When preparing for pregnancy, it's important for both partners to think about their overall health. A healthy lifestyle can improve your fertility and can also increase your chances of successful treatment.
How can I improve my health and fitness before my treatment?
This is a commonly asked question so we have put together some advice for both men and women to help you improve your health and fitness, particularly when preparing for pregnancy.
1. Stop Smoking
We offer a smoking cessation programme as part of our wellness services.
For additional information: NHS smoking helpline – 0800 169 0169 / www.quitsmokinguk.com
If you need help to give up smoking try the following for support:
- ‘Quitline’ on 0800 002 2000
- ‘Fag Ends’ on 0151 261 0202
- Your GP or Practice Nurse
2. Maintain a healthy body weight
If you need help achieving your ideal weight we can arrange for you to see our resident dietitian.
NB: Healthy weight loss is a slow gradual process. As you wait for your treatment, use this time wisely. A loss of 1-2 lb. (0.5-1.0 kg) per week is recommended.
3. Take regular exercise
4. Reduce alcohol intake
5. Drink plenty of water/avoid caffeine
6. Follow a healthy eating plan
Here are some tips to help you achieve the recommended proportions:
Eat More Fruit and Vegetables
- Fruit and vegetables are excellent sources of vitamins and minerals
- Aim for at least five portions of fruit and vegetables a day
- A portion equals:
- 1 apple, pear, banana
- 1 slice of melon or pineapple
- 2 plums or satsumas
- 1 cup of strawberries/raspberries
- 2 tablespoonfuls of vegetables (raw, cooked, frozen or canned)
- 1 dessert bowl of salad
- A portion equals:
- If you are trying to lose weight fruit makes an excellent snack or dessert
- Choose fresh, frozen or tinned (avoid fruit tinned in syrup)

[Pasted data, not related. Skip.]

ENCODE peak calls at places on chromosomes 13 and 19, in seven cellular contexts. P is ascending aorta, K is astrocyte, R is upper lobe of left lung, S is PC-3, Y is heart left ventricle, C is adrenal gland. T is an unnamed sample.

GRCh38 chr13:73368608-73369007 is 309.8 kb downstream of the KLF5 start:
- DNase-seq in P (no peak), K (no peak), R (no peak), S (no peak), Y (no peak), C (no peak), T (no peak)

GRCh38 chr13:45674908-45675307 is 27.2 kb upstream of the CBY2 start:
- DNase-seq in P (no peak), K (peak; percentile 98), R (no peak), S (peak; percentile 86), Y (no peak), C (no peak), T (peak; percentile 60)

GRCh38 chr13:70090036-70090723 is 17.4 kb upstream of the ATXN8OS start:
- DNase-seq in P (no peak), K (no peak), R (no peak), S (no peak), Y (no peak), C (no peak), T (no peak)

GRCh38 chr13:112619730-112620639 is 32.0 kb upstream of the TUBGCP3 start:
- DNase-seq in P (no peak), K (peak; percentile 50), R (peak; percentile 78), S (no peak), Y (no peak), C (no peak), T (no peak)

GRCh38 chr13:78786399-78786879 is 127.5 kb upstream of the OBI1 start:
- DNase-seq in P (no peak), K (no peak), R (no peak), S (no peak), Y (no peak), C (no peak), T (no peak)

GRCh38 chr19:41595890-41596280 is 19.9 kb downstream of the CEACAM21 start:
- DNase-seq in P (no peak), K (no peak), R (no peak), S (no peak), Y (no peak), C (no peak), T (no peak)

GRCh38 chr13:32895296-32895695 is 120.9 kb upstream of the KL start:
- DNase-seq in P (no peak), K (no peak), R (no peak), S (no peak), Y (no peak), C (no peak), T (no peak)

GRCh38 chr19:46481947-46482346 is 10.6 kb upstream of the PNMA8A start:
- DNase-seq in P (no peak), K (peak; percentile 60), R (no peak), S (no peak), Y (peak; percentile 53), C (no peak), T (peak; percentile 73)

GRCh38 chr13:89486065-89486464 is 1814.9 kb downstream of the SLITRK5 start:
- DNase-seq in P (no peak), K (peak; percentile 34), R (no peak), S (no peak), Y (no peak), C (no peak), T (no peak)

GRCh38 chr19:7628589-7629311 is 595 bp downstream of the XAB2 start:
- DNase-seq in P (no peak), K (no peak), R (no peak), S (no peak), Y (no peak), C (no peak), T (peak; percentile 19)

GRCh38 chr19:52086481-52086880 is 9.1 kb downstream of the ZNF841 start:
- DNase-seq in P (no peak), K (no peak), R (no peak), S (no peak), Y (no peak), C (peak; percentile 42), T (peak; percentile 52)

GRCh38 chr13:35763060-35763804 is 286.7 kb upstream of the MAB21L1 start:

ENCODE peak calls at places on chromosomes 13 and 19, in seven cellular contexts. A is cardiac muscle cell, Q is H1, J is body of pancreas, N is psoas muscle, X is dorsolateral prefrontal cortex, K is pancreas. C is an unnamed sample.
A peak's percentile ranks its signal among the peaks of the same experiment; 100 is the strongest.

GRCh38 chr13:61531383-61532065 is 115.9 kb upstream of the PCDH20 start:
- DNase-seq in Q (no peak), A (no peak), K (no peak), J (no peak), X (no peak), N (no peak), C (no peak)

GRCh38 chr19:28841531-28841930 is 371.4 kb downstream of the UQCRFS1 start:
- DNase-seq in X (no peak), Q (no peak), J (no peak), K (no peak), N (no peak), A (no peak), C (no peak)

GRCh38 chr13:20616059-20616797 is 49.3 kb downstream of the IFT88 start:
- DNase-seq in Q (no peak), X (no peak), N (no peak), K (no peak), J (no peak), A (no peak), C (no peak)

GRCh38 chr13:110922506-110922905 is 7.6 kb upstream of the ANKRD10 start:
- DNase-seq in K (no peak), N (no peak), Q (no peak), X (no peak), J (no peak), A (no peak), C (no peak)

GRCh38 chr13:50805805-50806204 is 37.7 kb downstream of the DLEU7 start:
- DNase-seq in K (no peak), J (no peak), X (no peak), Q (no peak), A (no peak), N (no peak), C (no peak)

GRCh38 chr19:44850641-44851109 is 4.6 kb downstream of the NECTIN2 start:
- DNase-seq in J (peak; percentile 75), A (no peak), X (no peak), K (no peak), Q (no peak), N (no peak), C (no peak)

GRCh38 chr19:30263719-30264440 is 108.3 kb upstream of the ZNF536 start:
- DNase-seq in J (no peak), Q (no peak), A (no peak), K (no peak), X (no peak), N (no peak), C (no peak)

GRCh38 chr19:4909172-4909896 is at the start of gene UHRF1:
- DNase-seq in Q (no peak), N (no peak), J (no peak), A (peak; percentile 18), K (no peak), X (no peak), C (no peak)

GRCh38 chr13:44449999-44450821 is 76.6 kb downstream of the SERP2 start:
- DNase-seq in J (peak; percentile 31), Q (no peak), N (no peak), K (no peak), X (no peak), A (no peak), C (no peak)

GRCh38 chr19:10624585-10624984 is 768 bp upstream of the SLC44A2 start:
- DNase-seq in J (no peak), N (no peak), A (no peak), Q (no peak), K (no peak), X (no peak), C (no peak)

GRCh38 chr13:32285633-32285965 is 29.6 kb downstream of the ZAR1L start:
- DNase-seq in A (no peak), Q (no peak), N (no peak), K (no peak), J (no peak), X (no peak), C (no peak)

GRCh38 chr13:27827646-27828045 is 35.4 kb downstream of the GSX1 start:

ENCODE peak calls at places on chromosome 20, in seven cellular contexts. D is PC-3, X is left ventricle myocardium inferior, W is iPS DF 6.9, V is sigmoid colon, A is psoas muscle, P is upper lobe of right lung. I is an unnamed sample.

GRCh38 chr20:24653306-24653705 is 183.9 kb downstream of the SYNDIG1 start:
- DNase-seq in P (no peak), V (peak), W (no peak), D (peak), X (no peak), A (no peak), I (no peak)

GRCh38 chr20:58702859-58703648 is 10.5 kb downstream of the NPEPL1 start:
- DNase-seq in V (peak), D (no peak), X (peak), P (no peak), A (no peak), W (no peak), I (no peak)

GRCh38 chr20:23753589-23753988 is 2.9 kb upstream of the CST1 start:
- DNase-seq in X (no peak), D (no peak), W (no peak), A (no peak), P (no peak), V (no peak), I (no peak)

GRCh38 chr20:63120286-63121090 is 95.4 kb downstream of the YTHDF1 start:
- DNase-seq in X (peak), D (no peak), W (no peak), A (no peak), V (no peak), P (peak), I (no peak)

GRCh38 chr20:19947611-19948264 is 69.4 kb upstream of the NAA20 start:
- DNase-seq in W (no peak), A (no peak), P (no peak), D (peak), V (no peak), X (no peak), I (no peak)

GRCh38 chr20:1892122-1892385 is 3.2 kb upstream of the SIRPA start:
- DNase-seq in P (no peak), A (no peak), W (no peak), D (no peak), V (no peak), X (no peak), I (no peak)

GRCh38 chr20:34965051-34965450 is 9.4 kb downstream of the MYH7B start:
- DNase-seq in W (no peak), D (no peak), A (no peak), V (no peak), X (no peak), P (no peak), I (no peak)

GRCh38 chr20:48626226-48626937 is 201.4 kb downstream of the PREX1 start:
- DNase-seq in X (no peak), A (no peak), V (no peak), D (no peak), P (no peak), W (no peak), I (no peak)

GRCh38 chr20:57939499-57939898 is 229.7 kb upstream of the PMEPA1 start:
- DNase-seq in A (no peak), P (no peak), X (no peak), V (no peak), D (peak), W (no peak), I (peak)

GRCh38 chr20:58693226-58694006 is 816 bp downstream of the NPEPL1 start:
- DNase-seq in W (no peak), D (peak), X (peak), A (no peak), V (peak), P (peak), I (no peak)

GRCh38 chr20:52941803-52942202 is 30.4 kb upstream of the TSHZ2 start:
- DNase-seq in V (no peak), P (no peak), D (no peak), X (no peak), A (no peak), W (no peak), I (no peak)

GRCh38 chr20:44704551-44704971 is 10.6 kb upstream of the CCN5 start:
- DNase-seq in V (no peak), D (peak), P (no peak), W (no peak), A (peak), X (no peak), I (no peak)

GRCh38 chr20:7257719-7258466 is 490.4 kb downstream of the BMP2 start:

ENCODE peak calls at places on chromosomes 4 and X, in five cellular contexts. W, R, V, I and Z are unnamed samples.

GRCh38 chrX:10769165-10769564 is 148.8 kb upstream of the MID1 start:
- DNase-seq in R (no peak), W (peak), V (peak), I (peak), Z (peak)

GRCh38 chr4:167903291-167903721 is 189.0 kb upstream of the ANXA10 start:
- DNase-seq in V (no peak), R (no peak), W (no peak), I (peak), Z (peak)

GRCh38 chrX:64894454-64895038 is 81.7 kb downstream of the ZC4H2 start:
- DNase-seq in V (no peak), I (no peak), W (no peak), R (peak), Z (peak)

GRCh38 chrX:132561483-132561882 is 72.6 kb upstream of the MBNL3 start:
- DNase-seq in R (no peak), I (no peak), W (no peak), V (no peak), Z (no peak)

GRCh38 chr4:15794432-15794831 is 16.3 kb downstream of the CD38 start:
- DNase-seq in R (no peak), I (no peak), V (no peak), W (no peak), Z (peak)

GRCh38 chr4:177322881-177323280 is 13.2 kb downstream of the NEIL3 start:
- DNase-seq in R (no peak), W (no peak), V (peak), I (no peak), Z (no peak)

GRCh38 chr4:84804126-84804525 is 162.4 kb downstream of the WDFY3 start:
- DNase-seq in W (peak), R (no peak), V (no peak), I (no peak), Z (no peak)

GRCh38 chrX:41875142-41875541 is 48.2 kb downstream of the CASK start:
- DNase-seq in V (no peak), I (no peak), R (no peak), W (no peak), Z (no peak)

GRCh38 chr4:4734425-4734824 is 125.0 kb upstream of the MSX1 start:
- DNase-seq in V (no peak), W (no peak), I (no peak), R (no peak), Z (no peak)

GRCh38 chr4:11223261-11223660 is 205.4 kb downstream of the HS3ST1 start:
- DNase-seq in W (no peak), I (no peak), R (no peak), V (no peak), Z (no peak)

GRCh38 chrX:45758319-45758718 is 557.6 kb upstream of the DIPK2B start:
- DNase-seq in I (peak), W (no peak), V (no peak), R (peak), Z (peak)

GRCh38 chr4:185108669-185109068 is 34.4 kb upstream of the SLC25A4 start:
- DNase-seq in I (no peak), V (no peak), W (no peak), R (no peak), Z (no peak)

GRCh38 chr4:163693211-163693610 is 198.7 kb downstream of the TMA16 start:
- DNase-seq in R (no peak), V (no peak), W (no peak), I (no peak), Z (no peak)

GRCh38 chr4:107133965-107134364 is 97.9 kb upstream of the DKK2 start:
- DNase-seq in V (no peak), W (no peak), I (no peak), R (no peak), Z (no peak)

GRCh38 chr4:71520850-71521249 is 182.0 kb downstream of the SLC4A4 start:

Fill up on starchy foods
- This includes bread, cereals and potatoes
- Try wholegrain varieties where possible e.g. wholemeal bread, bran flakes etc.
- These are higher in vitamins and minerals and also help to fill you up, so you are less tempted to snack between meals
Meat, Fish and Alternatives
- These foods are important for protein and iron as well as other nutrients
- Vegetarians should include pulses, beans or nuts to replace meat or fish
- Take care with fat content of meat or fish, especially if trying to reduce your weight
- Milk, cheese and yoghurt are important for calcium, protein and other nutrients
- Choose low fat varieties as much as possible, for example, skimmed milk, cottage cheese or low fat yoghurt (especially if trying to lose weight)
- Low fat varieties have as much calcium as the regular versions
- Many snack and convenience foods contain lots of fat and sugar e.g. sweets, chocolate, biscuits, burgers, cakes, crisps and pastries
- They are low in vitamins and minerals and high in calories, so should only be eaten occasionally
- Added fats e.g. butter, oils and margarine should be used sparingly
Take Folic Acid
- It is strongly recommended that women take 400mcg of folic acid per day, 3 months before pregnancy and until 12 weeks after you conceive
- Good dietary sources of folic acid include fortified breakfast cereals, fortified bread, sprouts, spinach, Bovril and oranges
Do I need to take any other supplements?
Not necessarily, but please seek advice from us before taking any other vitamin supplements or herbal remedies.